Guest commentary: Normalizing ‘hybrid’ learning at UCSD will worsen social and racial inequities

UCSD students walk by the Geisel Library on campus.
UC San Diego students walk by the Geisel Library on campus in 2016.

Two months ago, UC San Diego Chancellor Pradeep Khosla said the COVID-19 crisis has catalyzed the need to shift higher education to a “hybrid” model that combines in-person and online learning. Remote learning “opens up more opportunities” for people “traditionally cut out of higher education,” the chancellor said on KPBS.

That online education makes higher education more accessible to underserved communities is, at best, naive, and at worst, deceptive.

We agree that UC San Diego has a systemic problem with inclusion and diversity, despite it developing one of the nation’s first offices for diversity, equity and inclusion. According to university data, the student demographic is 20 percent Chicanx/Latinx, 2.6 percent black and 0.4 percent Native American. Meanwhile, California’s demographic breakdown, per the U.S. Census Bureau, is 39.4 percent Chicanx/Latinx, 6.5 percent black and 2.1 percent Native American.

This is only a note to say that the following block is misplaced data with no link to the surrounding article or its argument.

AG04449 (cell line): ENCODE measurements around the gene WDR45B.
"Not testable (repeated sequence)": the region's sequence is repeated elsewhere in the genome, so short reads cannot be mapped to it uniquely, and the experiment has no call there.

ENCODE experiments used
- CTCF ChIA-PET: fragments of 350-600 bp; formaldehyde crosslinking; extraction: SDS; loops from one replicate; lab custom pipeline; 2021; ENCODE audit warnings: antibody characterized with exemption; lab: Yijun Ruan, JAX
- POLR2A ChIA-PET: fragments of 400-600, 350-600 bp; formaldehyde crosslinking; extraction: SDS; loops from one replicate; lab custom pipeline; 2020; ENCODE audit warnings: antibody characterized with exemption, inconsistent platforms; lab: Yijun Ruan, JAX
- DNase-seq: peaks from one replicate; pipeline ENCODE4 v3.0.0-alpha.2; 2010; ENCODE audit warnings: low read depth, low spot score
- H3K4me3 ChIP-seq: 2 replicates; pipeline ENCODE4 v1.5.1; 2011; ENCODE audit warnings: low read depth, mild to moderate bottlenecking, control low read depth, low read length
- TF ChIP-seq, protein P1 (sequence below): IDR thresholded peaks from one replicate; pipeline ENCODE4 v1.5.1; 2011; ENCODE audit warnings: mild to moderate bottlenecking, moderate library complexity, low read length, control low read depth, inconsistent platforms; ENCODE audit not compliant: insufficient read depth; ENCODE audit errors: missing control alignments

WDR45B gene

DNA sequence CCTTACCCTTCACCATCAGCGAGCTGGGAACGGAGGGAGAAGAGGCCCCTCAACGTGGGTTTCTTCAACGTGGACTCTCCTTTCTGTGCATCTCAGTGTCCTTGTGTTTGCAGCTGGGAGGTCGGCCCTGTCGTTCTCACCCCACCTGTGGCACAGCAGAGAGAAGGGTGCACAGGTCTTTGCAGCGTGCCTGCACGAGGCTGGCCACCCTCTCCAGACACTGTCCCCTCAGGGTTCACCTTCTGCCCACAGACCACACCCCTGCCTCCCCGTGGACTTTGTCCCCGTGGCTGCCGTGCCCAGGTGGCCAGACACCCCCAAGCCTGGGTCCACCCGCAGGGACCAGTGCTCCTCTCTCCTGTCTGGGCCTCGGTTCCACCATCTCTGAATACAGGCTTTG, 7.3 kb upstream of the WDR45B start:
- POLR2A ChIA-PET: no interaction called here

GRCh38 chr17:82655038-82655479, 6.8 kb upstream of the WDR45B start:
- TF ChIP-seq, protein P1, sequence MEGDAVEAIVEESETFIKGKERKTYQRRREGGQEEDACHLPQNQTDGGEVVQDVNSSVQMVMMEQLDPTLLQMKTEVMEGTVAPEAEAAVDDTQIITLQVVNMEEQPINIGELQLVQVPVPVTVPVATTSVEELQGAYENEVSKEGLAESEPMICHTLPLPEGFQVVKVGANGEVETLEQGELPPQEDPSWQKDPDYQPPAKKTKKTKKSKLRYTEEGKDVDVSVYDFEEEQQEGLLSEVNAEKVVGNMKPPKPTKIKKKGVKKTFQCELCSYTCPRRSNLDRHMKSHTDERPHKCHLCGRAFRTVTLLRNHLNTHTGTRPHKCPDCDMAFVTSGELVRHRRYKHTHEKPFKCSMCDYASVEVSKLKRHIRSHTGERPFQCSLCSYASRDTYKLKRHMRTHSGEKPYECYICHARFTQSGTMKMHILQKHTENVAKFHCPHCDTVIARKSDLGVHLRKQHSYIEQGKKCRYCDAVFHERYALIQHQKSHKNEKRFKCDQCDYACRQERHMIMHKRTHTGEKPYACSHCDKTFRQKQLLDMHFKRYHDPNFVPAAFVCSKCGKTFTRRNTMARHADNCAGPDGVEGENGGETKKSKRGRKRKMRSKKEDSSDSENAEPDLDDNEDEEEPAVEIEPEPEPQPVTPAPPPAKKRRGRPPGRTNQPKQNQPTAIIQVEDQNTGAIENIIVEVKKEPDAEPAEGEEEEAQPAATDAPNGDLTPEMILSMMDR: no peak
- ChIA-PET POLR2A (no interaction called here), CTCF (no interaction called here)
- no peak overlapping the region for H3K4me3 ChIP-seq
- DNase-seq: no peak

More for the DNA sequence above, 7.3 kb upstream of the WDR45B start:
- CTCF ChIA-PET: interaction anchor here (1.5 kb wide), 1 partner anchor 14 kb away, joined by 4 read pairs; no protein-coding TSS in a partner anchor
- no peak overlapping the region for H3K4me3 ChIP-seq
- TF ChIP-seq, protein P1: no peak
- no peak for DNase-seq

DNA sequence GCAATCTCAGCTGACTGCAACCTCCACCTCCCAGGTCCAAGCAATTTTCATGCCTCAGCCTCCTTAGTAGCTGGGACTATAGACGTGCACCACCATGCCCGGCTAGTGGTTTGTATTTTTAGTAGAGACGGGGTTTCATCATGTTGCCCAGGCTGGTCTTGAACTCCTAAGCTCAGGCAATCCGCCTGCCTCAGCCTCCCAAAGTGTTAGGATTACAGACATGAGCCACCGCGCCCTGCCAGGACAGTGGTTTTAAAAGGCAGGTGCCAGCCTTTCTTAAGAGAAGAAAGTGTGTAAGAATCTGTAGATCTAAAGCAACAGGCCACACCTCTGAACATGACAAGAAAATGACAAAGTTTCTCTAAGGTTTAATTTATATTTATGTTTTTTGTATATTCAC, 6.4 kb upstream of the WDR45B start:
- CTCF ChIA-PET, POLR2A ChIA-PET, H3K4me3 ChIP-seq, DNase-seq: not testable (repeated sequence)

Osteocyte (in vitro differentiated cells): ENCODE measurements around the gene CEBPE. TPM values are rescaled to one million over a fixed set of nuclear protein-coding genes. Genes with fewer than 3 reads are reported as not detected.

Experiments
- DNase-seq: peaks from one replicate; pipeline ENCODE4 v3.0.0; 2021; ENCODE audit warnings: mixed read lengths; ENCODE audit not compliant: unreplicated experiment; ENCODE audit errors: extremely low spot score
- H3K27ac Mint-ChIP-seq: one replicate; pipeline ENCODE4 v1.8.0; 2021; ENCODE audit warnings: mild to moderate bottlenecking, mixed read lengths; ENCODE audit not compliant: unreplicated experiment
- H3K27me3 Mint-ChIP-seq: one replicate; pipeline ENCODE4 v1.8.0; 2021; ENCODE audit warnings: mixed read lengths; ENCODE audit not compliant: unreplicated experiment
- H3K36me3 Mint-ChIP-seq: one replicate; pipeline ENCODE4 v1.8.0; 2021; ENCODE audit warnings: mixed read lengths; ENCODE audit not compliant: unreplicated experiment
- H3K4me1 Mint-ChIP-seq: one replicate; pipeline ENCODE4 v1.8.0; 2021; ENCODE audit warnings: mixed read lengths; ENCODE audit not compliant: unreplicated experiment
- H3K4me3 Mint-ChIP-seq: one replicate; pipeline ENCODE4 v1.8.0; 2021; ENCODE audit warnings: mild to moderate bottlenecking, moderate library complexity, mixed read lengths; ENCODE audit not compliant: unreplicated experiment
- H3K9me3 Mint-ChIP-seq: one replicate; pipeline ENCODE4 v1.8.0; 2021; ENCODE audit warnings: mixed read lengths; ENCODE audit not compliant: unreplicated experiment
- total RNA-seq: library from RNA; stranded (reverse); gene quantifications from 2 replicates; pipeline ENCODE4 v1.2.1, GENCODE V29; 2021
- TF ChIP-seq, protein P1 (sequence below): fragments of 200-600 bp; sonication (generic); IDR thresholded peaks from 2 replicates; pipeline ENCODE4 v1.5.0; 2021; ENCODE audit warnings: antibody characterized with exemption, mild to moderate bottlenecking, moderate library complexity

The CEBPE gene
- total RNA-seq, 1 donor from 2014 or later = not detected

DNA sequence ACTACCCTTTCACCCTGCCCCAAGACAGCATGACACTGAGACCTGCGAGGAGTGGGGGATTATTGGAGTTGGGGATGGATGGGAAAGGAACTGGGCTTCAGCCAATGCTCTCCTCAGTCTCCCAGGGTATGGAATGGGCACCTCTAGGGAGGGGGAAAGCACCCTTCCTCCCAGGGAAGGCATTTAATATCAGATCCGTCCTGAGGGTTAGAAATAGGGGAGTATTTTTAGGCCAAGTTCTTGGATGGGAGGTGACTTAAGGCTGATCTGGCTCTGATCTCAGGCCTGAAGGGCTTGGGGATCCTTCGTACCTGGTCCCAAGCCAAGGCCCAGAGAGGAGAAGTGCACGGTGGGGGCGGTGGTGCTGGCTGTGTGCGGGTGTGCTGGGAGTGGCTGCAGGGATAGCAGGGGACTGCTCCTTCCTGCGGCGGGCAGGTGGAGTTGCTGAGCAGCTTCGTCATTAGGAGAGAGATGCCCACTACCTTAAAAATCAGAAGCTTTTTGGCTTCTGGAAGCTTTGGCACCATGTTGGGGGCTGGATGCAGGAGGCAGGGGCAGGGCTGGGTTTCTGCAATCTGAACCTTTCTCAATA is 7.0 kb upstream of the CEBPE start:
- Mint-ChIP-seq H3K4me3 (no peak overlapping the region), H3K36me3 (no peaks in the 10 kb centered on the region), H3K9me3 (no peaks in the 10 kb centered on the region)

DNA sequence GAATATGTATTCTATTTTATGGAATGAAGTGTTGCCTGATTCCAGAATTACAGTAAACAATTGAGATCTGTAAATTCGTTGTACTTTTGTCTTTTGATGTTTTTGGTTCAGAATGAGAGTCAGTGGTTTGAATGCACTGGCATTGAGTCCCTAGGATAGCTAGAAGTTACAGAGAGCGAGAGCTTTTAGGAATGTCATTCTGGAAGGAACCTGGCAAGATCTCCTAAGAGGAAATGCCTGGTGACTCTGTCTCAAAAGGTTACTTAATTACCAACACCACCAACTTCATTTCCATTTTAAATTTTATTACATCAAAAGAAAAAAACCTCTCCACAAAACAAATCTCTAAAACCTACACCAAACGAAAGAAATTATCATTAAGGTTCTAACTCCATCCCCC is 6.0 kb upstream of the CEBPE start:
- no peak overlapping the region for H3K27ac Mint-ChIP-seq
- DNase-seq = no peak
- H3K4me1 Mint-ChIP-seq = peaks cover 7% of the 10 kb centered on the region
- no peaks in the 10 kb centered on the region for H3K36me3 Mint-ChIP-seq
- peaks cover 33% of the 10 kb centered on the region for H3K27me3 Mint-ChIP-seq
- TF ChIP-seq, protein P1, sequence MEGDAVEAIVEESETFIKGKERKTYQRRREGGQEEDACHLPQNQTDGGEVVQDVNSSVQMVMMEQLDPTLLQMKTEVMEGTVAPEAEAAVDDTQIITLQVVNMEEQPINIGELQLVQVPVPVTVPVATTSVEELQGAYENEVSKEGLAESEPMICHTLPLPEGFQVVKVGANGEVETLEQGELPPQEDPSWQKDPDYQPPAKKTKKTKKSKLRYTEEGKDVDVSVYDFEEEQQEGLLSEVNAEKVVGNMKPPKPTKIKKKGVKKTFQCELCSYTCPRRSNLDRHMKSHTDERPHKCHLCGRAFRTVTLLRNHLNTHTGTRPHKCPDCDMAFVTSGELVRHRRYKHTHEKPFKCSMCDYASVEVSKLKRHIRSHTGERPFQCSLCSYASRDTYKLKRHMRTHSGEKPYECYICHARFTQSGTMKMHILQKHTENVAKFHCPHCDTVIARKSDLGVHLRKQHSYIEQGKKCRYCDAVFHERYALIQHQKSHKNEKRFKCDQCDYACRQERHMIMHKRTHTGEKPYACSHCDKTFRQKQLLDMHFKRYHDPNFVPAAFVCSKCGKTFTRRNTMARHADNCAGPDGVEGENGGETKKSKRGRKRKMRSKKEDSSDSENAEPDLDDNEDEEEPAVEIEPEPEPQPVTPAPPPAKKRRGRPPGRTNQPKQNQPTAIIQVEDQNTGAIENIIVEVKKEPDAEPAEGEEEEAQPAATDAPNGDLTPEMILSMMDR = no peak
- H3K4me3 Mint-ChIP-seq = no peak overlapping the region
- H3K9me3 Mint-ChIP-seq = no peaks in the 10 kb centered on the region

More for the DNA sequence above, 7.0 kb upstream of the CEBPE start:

Normalizing the hybrid model will not fix but exacerbate existing social, structural and racial inequalities. Research shows that students from underserved communities perform markedly worse in online vs. in-person classes, experience higher failure rates because they lack mentorship, support and opportunities for collaboration and research, and may rack up more student debt. Students who succeed in hybrid models tend to be more independent, well-resourced and privileged. In other words, online learning disproportionately benefits learners who are Western, white, educated and male. Meanwhile, face-to-face connections between learners and instructors increase motivation, engagement and retention.